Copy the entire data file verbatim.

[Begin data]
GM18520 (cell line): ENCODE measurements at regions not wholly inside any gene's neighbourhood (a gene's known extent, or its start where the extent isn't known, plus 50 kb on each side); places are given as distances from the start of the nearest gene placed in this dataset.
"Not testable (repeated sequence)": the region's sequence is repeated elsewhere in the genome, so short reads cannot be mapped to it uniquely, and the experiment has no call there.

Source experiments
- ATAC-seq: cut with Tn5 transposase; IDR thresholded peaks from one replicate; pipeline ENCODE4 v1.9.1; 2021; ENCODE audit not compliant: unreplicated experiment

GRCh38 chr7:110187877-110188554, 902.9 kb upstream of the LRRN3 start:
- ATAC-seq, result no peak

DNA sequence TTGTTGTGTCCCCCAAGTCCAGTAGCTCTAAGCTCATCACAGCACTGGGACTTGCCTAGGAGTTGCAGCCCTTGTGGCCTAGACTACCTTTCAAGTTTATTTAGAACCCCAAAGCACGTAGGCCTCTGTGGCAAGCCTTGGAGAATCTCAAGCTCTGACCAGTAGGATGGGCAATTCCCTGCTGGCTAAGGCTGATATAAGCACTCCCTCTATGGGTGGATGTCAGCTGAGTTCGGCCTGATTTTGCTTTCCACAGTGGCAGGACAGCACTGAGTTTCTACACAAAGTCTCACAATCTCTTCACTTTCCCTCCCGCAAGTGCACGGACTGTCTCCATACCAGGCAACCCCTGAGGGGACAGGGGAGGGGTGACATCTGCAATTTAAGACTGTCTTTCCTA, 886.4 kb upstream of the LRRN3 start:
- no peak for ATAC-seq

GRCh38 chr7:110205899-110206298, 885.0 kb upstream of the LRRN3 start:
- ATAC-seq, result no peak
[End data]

GM18520 (cell line): ENCODE measurements at regions not wholly inside any gene's neighbourhood (a gene's known extent, or its start where the extent isn't known, plus 50 kb on each side); places are given as distances from the start of the nearest gene placed in this dataset.
"Not testable (repeated sequence)": the region's sequence is repeated elsewhere in the genome, so short reads cannot be mapped to it uniquely, and the experiment has no call there.

Source experiments
- ATAC-seq: cut with Tn5 transposase; IDR thresholded peaks from one replicate; pipeline ENCODE4 v1.9.1; 2021; ENCODE audit not compliant: unreplicated experiment

GRCh38 chr7:110187877-110188554, 902.9 kb upstream of the LRRN3 start:
- ATAC-seq, result no peak

DNA sequence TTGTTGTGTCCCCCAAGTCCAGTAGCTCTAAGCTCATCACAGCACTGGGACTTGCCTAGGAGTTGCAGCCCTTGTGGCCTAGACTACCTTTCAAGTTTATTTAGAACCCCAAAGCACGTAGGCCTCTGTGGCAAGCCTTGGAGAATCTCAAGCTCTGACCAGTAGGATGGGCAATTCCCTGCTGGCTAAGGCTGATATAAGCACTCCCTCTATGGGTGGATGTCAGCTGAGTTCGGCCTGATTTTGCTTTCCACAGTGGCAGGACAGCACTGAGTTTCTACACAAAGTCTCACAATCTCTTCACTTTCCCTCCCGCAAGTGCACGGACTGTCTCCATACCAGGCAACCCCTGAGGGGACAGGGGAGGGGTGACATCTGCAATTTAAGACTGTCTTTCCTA, 886.4 kb upstream of the LRRN3 start:
- no peak for ATAC-seq

GRCh38 chr7:110205899-110206298, 885.0 kb upstream of the LRRN3 start:
- ATAC-seq, result no peak